Reviewer's Rating

‘Kin’ is the eighth production by the physical theatre comapny Gecko, led by Amit Lahav. They are well known for their meticulous creative process, spread over at least three years, during which a series of emotionally eloquent scenes are devised in which all the elements and techniques of theatre-craft are deployed with the exception of textual dialogue and narrative flow in a single language. In this case the theme is the perils of migration as two separate families leave home for new ones encountering separation, brutality, exploitation and racism along the way.

The result is a sequence of intensely expressive scenes that focus on departures and arrivals, cruel encounters at border posts, partings from loved ones, and rough interrogations. But there are also more intimate episodes focused on moments of shared hope, reunion and rebuilding in lands of sanctuary. The action avoids a tone of uniform horror and disapproval, tempting and easy as that might be, and finds a great deal of light and shade, humour and individuality as the characters learn to squeeze out moments of happiness and relief whenever the pressure to move on slackens. This is one of the great advantages of physical theatre that has no text to hide behind – it has to evoke and describe the full variety of human experience if it is to communicate – significant gesture and movement become the single focus and substitute narrative. Here these are thought through and presented to the audience at a deep pyschological level.

The action takes its inspiration from an inter-war migration undertaken by Leah, Amit Lahav’s grandmother, in order to escape Yemen. It is the story of her Jewish family that begins the play before they are joined by an Asian family in jointly choreographed manoeuvres that express in turn both solidarity and then later conflict between the refugee groups. Each performer creates a defined character and speaks in their own language, so that in no way is this a mute performance. We also witness encounters with border guards who engage in a militaristic choreography driven by a Balkan musical soundscape and reject or accept migrants with whimsical thuggishness.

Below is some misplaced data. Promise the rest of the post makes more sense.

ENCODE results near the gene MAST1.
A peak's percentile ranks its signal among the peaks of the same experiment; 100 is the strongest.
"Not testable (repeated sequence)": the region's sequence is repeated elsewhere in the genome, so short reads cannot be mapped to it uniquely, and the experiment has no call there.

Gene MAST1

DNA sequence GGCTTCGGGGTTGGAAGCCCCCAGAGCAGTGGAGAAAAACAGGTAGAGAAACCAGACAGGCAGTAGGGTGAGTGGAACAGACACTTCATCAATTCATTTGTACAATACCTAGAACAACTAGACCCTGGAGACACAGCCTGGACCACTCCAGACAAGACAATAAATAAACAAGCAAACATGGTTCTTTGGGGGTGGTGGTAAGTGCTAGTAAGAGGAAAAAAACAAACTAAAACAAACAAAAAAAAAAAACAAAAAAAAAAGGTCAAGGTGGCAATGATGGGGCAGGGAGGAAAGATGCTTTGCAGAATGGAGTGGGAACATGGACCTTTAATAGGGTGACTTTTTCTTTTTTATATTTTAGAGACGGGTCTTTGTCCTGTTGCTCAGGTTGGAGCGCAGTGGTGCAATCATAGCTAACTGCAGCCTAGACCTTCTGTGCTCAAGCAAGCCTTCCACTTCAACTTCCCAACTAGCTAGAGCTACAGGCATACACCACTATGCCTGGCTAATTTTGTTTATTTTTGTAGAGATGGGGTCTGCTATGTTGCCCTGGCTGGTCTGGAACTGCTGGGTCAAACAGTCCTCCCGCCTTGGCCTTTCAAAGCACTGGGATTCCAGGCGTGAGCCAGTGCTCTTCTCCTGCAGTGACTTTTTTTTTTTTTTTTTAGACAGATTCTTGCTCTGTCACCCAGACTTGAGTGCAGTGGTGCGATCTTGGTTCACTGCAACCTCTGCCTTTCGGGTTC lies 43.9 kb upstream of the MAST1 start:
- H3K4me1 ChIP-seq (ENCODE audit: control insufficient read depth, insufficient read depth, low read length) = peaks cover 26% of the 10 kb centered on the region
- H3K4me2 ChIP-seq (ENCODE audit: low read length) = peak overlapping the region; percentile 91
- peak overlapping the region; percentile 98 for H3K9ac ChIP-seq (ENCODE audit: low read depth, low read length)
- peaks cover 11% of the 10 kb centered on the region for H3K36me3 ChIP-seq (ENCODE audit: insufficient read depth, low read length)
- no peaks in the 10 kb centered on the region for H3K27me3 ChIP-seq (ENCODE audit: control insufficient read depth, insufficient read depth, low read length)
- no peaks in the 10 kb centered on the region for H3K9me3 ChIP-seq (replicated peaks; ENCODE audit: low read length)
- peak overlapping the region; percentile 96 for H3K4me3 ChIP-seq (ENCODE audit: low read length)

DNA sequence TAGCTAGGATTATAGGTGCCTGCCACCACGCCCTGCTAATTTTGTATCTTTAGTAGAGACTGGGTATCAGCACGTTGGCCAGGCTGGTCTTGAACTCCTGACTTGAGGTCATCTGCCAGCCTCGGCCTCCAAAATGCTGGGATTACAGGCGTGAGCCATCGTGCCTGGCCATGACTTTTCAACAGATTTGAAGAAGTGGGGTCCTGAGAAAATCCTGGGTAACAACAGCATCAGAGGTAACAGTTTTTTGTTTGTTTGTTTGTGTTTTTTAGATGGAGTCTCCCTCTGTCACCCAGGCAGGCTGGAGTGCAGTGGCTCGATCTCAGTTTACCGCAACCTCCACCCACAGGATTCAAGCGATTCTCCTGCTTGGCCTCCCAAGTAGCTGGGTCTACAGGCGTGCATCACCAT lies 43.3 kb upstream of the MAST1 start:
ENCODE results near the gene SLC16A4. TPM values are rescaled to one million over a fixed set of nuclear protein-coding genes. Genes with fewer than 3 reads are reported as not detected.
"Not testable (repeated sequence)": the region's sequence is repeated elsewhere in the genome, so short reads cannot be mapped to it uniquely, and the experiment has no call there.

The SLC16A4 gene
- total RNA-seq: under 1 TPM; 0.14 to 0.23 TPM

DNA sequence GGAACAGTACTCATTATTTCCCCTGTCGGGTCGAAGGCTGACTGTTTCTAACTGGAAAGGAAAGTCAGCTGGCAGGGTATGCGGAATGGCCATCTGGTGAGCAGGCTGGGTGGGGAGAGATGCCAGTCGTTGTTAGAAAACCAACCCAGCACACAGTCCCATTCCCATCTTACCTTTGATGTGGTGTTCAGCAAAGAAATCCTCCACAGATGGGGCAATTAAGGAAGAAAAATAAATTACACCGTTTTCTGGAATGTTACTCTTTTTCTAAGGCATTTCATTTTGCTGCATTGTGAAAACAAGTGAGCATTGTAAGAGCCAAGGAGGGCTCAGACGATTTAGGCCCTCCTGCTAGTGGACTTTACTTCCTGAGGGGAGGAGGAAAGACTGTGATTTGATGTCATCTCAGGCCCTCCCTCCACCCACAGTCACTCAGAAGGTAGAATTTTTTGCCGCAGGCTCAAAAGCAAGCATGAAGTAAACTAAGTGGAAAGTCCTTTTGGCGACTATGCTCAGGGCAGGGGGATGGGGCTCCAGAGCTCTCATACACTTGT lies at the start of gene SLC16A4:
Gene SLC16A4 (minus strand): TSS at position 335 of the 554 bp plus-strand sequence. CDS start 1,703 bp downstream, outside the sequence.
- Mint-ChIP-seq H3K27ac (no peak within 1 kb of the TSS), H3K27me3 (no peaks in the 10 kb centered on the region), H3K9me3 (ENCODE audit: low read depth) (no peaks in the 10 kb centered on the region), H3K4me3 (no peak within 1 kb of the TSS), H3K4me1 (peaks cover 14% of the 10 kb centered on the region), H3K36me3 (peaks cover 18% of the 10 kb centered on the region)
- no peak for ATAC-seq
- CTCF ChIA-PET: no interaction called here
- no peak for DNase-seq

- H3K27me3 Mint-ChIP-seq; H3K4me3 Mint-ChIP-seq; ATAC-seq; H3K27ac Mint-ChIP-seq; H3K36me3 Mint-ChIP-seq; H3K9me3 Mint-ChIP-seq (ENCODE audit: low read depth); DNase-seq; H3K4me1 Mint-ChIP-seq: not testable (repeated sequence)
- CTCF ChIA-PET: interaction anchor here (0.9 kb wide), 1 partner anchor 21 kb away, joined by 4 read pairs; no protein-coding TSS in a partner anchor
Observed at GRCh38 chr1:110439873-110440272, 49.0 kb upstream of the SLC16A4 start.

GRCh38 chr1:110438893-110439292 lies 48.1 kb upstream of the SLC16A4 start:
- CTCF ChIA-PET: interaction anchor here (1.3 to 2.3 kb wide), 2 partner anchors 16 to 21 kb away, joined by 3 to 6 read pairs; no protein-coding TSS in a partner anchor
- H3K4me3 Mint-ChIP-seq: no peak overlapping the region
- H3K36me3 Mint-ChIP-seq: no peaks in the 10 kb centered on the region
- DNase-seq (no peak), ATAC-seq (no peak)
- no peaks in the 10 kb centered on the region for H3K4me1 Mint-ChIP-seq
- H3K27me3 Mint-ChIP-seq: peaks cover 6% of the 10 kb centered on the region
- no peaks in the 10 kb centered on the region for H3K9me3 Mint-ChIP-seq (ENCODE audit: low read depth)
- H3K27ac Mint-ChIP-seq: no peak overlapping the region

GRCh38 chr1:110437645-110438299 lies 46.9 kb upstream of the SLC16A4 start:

Music, soundscape, set, costumes and lighting bulk even greater in significance when there is no connected text, and each in this case was notable. Dave Price, a regular collaborator with Gecko, includes his own music together with ethnic and folk music chosen to reflect the countries the refugees move from and journey through. The set, by Rhys Jarman, is a bare and austere island, but with a built-in revolve to provide the sense of continuous journey. In a dynamic scenario with many small groups coalescing and dispersing the lighting is key. Chris Swain’s scheme assists the action architecturally by narrowing the focus on certain sections of the stage while the rest of the set remains in darkness to cover entrances and exits. Costumes generally indicate national and ethnic origins, whether Jewish or South Asian, while the border guards wear a sinister black and white uniforms that suggest the Balkans.

My one criticism, one I often find myself making these days, is that the show could have been concentrated to even greater effect into one hour. However, as it stands it is still a remarkable and thought-provoking achievement that makes you think afresh about how theatre can stimulate new reflections on current affairs without preaching or patronising. As a result, at the end, when the actors come out of character and reveal their own true identities and migrant histories you really do feel that this a a powerful moment of earned witness and searing testimony.